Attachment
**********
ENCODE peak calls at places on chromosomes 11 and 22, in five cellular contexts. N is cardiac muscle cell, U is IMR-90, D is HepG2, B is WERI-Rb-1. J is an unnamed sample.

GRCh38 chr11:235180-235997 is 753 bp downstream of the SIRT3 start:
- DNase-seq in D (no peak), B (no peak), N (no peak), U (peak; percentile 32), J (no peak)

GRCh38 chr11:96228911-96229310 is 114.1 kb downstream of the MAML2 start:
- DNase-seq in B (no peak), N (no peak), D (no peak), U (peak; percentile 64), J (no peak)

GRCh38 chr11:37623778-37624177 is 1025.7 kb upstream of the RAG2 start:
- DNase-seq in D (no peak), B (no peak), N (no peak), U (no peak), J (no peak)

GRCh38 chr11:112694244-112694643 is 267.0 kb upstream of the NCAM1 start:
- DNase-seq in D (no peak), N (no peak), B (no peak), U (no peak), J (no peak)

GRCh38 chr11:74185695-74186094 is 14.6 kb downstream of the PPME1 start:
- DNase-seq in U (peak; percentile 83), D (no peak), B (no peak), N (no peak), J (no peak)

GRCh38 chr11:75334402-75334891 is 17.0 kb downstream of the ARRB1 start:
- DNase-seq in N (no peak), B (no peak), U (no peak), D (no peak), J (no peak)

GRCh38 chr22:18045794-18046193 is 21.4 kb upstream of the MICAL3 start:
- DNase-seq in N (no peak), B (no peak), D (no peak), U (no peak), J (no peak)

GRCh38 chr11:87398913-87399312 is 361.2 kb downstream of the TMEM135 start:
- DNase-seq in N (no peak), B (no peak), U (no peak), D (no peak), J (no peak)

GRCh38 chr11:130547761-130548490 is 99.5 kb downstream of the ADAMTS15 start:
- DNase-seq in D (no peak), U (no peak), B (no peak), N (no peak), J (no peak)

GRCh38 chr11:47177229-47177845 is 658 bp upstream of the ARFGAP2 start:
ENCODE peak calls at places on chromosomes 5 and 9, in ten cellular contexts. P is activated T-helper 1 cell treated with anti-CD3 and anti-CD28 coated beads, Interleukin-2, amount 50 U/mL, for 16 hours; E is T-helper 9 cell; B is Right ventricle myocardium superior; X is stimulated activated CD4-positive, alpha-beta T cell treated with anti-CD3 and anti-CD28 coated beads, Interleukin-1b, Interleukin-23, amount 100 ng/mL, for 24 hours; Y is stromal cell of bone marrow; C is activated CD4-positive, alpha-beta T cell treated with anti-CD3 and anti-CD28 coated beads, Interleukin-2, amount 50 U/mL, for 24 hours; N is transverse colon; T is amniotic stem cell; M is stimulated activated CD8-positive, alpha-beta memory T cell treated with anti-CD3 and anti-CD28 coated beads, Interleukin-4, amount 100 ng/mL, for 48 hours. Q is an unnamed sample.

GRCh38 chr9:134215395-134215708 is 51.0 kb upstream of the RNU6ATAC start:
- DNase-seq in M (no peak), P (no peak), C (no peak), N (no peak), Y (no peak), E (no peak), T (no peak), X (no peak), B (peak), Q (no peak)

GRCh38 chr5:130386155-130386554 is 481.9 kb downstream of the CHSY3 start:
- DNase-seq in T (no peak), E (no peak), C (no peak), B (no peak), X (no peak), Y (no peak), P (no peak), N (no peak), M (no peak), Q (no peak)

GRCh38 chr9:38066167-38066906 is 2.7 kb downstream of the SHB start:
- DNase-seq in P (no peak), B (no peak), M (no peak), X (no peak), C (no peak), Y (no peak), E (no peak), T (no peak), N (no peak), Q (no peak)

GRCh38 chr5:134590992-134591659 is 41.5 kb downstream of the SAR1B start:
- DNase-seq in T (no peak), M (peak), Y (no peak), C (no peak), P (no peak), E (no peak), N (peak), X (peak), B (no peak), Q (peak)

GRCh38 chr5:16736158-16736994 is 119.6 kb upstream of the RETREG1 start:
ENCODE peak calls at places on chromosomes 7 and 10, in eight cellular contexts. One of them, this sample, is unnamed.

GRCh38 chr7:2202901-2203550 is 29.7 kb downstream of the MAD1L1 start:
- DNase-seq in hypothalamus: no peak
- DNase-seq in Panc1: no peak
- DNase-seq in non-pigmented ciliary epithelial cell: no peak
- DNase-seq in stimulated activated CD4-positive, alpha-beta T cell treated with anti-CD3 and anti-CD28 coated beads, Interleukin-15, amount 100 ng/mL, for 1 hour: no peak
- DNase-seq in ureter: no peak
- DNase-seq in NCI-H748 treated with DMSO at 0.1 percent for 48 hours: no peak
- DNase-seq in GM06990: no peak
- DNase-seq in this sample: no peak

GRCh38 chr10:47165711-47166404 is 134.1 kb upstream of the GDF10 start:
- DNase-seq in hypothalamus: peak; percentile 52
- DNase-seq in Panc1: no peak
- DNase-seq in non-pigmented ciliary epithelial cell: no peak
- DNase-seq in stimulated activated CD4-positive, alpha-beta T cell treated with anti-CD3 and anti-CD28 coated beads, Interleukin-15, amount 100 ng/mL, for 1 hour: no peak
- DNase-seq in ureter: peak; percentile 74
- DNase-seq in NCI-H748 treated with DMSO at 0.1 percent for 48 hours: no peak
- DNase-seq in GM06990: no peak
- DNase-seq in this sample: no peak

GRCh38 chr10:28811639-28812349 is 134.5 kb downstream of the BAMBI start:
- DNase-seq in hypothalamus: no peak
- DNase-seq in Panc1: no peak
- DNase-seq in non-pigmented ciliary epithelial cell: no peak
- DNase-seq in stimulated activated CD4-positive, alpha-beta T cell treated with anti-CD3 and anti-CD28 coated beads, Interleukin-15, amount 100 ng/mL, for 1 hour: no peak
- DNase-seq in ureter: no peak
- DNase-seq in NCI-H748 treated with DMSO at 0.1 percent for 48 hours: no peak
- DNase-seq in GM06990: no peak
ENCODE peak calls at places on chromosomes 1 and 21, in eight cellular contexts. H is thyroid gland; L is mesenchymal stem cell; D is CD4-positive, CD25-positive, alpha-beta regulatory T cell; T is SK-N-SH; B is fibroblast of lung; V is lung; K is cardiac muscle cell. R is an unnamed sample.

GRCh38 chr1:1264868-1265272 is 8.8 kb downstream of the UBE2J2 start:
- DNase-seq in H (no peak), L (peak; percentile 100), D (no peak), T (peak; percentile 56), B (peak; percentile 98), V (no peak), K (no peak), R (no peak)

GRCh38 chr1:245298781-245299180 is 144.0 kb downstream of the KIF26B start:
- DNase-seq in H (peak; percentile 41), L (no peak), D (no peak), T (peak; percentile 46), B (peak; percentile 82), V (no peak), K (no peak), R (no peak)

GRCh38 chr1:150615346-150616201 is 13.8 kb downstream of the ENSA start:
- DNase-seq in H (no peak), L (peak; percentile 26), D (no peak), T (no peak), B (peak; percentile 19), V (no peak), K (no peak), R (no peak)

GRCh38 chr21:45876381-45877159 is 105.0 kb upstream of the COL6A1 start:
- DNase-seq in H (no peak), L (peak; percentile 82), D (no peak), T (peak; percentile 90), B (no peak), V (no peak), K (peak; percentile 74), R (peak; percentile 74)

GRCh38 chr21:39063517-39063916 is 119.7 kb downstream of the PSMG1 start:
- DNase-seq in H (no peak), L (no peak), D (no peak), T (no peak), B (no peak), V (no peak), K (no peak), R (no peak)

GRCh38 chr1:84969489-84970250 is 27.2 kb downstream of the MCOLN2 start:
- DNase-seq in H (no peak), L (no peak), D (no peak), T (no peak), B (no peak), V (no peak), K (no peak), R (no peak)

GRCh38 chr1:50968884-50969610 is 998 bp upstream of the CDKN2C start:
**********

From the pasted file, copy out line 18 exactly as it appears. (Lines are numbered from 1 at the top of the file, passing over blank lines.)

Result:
GRCh38 chr11:130547761-130548490 is 99.5 kb downstream of the ADAMTS15 start: